Coaching in a pandemic - Reflections on 2020

In February, I was finishing a series of coaching sessions with a client in the City of London who was planning a round the world trip in 2020 to start in March. She had left her high-profile job in finance and wanted some coaching so that her year of travel would be more than just a lovely trip but it would be a year that she could use to explore and plan her future beyond 2021.

The Covid-19 breakout in China was just a item on the news. It seems remote. Far away. Slightly worrying but not overly relevant to us.

She was due to set off in March and we finished our coaching by the end of February. I wished her well and continued to coach other clients for the first couple weeks in March.

Then Covid hit. It felt like the world was completely turned upside down. As many of you know, I also work for Quakers in Britain as their Fundraising Manager alongside my coaching practice (I love being able to work to help my faith thrive). Immediately, the day after as Boris made his announcement, we were all sent home and the whole organisation had to adapt to pure remote working.

I thought at first that my coaching practice - in which I coach around 60% of my clients remotely, would be less affected. I cancelled my face-to-face client appointments - giving those clients the option of continuing via phone at a later date. Over the next couple of weeks, I was in touch with my clients that I coach via Skype and phone to ask what they wanted to do. Most of my clients opted to postpone coaching for a while, feeling that it was difficult to focus on what they wanted for their future when the present was so uncertain.

For me, everything seemed so bizarre and unreal that the idea of coaching people didn't feel right. When most of my clients wanted to postpone appointments during late March and April, I was relieved. I felt too shaken, too uncertain to be coaching. I felt consumed by the day-to-day activities - what was the best time to do the shopping? Where could I get masks for myself and my family? How can I support my teenage son who was now meant to study at home? What about my husband who has Parkinson's disease and is more vulnerable?

Like many of us, I found myself more focussed more on the bottom two rungs in Maslow's Hierarchy of needs physiological needs and safety needs. Food, security, health are all more important than those needs higher up the pyramid - the need to achieve our full potential.

I think that many of us went into a modified survival mode ...... and for those of us who are fortunate and privileged enough to have a home and job and good health, our feelings of stress felt strange and unjustified. But it is crucial to understanding why so many of us felt at a loss, anxious and stressed, even when there did not seem to be an immediate threat.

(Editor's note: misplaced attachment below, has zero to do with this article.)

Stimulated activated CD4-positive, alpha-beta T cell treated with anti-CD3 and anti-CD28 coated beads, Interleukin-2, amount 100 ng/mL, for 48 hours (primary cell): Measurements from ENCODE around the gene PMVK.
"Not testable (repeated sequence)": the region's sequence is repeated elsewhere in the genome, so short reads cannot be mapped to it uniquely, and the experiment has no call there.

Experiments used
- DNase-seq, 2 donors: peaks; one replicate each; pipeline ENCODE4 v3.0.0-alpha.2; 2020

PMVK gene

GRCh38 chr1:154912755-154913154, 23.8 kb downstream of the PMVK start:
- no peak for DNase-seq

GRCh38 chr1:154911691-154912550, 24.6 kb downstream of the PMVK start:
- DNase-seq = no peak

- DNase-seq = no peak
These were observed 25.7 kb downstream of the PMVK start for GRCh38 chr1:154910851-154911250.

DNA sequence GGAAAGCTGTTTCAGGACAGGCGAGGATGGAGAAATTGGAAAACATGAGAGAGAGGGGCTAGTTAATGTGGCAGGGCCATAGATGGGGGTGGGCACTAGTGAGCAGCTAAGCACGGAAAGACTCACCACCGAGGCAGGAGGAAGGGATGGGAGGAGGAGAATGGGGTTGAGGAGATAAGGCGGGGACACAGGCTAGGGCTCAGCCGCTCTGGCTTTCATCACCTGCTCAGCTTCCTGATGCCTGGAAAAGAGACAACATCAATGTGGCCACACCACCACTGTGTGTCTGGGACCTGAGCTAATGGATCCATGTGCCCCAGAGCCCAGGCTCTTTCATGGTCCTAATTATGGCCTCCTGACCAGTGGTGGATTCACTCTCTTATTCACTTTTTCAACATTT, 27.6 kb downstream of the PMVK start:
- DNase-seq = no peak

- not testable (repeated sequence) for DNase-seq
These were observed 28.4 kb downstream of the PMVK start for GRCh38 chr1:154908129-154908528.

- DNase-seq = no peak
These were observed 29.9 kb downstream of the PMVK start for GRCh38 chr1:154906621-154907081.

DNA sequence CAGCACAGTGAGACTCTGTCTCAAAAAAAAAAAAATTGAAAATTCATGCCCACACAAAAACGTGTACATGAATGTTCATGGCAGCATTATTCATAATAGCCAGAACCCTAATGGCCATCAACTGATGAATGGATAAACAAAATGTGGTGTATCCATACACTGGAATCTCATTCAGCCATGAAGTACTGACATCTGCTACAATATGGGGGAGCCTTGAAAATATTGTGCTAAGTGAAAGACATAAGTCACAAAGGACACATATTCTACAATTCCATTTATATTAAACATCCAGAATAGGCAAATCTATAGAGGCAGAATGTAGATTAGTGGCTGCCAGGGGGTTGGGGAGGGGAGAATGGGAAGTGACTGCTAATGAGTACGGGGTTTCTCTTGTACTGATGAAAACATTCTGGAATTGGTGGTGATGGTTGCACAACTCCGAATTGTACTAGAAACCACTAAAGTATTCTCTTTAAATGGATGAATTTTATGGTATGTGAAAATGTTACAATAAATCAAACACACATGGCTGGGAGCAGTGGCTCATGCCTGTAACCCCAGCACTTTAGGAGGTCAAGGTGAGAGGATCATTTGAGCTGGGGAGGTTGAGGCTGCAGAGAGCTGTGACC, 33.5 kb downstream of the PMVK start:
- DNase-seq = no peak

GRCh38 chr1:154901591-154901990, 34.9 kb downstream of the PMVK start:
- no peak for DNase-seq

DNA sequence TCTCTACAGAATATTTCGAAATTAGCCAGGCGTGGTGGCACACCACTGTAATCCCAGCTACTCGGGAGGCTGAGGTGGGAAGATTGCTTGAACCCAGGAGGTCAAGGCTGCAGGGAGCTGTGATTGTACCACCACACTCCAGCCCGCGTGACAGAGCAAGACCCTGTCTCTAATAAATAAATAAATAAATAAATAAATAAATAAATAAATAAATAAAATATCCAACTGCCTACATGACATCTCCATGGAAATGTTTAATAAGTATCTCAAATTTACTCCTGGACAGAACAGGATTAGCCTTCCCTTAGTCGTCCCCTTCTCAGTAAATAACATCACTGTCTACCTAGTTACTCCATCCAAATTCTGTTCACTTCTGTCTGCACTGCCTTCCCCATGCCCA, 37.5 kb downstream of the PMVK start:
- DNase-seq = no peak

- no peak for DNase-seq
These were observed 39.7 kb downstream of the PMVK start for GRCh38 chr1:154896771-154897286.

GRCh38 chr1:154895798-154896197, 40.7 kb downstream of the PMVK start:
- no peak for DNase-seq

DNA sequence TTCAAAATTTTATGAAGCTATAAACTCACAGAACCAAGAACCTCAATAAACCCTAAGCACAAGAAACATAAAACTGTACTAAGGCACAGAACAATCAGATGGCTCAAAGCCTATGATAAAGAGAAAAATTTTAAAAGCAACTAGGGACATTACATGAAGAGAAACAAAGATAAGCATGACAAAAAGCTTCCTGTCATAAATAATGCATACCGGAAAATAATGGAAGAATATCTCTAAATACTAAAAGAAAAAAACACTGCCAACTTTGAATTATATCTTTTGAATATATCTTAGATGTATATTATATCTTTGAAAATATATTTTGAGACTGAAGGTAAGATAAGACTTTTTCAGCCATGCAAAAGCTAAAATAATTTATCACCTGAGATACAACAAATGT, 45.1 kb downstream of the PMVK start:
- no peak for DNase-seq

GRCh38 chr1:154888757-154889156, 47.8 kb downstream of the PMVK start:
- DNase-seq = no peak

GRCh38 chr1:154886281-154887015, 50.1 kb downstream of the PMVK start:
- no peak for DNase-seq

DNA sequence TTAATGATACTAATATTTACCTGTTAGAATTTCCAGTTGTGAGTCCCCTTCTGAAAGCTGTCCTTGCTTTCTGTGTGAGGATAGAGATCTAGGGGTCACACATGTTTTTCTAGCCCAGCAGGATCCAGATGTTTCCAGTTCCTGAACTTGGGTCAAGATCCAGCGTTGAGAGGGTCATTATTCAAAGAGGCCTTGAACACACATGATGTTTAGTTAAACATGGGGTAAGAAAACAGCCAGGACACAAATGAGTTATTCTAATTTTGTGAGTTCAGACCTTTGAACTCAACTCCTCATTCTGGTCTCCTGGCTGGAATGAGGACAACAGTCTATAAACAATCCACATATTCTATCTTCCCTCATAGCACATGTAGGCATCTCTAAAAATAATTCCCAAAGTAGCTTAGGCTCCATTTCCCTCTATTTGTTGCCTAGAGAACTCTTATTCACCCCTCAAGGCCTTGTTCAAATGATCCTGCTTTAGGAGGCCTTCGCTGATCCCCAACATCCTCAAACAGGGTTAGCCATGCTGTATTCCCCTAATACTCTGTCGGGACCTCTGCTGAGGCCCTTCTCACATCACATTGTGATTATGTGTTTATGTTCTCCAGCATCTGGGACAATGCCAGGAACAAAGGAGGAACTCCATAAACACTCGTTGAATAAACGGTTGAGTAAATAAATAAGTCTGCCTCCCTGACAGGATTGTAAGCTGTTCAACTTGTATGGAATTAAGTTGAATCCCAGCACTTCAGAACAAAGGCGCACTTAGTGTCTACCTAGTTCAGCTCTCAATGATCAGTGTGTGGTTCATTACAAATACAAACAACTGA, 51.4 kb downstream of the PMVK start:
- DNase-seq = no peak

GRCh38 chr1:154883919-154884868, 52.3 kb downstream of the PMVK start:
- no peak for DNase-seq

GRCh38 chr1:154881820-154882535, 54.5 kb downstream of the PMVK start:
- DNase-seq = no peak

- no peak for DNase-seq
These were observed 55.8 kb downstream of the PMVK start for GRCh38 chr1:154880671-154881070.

From the end of April, clients contacted me and I started coaching again.... it felt good to have some semblance of normality and booking in clients gave me this.

What were the themes that were most pressing for clients in 2020? Some of the most common themes included:

- dealing with uncertainty

- struggling with the polarity of control vs letting go

- should I bring a child into this world?

- managing boundaries between home and work life.

Challenges with relationships continued to be a major theme for most of my clients. For many people, living and working such close proximity was a key trigger point. Issues that might have been simmering boiled over for many people.

By September, I was finding that clients were also coming back to look at careers and work life issues. People were starting to feel about to look again at their working life and were feeling more confident about the idea of making career change.

And what happened to the client mentioned at the beginning of this post? The worldwide travel plans didn't go ahead planned due to the Covid but she did find that life brought some unexpected new directions. Our work together to explore how to be with uncertainty, how to plan while at the same time, be open to the unexpected. This was something allow her manage the initial shock of the disruption to her plans and it was one of her key learning for 2020.

2020 has taught me to really appreciate and be grateful for those things that give me a secure base to fall back upon when everything else seems uncertain. Good friends who I can walk around the park with, discussing all and sundry. A supportive Quaker community to connect with on Sundays on Zoom and throughout the week on What's Ap. A partner and son who I can spend more time with. And a beautiful small garden where I had room for a hammock where, in the summer, I could lie back and enjoy the clouds moving across the blue sky. Whatever happens in 2021, I will continue to give thanks and appreciate this things that I have in my life.

note: details of the client above have been changed to ensure anonymity

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